In response to the safety assessment, the speed limit was lowered from 65 to 55 mph, a series of interim safety measures was adopted and preliminary engineering on the shoulder-widening project was begun.

“It's great news the engineering and permitting are done and this important project is about to get underway,” Turnpike Authority Commissioner Ray Pocino said. “This project will create jobs and improve safety on the Parkway. It's a smart investment in New Jersey's future.”

The four construction contracts awarded for the project are as follows:

The George Harms Construction Co. Inc. of Howell was awarded a $84.3 million contract to restore the shoulders, reconstruct bridges and make other safety improvements between mile posts 83.5 and 88.5 in Toms River and Lakewood townships. The Harms bid was the lowest of seven submitted.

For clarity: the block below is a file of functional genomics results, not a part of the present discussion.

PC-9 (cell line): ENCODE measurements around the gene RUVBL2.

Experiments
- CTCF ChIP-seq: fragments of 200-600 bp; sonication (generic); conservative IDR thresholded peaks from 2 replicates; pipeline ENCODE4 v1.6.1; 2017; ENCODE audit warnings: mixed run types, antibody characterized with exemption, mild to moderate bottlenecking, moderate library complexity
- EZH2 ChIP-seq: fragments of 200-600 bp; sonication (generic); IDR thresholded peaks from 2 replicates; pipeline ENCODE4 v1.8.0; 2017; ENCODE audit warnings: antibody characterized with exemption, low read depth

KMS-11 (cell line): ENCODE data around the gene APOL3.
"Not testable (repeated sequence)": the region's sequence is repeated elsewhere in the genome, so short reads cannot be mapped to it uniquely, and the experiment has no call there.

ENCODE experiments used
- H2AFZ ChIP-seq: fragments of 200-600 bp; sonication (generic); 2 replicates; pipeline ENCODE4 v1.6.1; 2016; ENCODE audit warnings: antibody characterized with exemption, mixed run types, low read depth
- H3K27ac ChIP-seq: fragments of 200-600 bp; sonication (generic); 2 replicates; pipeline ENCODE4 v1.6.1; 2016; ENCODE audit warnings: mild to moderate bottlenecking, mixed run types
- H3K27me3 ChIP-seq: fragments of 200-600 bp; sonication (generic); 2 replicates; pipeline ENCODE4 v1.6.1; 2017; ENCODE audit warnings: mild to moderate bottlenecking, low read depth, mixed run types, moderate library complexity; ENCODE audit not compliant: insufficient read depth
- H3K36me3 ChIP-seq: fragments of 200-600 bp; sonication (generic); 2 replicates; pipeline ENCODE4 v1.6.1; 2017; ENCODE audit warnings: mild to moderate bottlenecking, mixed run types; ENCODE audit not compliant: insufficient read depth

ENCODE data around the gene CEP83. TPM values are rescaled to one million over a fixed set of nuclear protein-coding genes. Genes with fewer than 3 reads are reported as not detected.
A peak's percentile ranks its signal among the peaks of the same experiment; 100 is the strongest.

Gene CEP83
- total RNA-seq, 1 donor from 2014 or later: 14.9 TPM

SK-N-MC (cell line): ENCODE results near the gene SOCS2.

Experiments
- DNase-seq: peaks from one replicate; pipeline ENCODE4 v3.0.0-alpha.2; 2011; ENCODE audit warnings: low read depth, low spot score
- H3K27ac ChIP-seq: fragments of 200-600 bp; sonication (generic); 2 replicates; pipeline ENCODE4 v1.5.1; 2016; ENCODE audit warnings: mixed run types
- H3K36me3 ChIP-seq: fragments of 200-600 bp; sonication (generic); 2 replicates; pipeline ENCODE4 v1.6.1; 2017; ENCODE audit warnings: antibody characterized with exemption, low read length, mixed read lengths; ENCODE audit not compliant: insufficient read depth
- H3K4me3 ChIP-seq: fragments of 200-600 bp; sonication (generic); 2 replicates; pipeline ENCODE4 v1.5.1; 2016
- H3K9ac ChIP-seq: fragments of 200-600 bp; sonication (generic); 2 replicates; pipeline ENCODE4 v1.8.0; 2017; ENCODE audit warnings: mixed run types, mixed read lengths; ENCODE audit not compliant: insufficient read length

Midlantic Construction LLC of Barnegat was awarded a $75 million contract to restore the shoulders, reconstruct bridges and make other safety improvements between mileposts 90.5 and 93.5 in Lakewood and Brick townships. Midlantic submitted the lowest of five bids.

Northeast Remsco Construction Inc of Farmingdale was awarded a $100.1 million contract to restore the shoulders, reconstruct bridges and make other safety improvements between mileposts 93.5 and 99.5 in Brick and Wall townships. The company's bid was the lowest of six submitted.